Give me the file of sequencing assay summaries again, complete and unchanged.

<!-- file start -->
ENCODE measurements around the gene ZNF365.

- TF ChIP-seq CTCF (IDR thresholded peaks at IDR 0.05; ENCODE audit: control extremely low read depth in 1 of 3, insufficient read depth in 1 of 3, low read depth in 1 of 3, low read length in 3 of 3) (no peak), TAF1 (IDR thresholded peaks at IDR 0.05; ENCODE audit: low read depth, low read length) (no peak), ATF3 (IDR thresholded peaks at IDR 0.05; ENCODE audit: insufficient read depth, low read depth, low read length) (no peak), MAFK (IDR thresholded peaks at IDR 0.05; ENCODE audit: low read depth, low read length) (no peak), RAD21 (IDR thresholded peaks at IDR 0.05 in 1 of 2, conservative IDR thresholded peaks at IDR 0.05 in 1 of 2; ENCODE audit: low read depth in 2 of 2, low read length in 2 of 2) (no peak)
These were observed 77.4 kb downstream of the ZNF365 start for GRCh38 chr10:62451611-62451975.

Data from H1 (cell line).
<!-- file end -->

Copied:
ENCODE measurements around the gene ZNF365.

- TF ChIP-seq CTCF (IDR thresholded peaks at IDR 0.05; ENCODE audit: control extremely low read depth in 1 of 3, insufficient read depth in 1 of 3, low read depth in 1 of 3, low read length in 3 of 3) (no peak), TAF1 (IDR thresholded peaks at IDR 0.05; ENCODE audit: low read depth, low read length) (no peak), ATF3 (IDR thresholded peaks at IDR 0.05; ENCODE audit: insufficient read depth, low read depth, low read length) (no peak), MAFK (IDR thresholded peaks at IDR 0.05; ENCODE audit: low read depth, low read length) (no peak), RAD21 (IDR thresholded peaks at IDR 0.05 in 1 of 2, conservative IDR thresholded peaks at IDR 0.05 in 1 of 2; ENCODE audit: low read depth in 2 of 2, low read length in 2 of 2) (no peak)
These were observed 77.4 kb downstream of the ZNF365 start for GRCh38 chr10:62451611-62451975.

Data from H1 (cell line).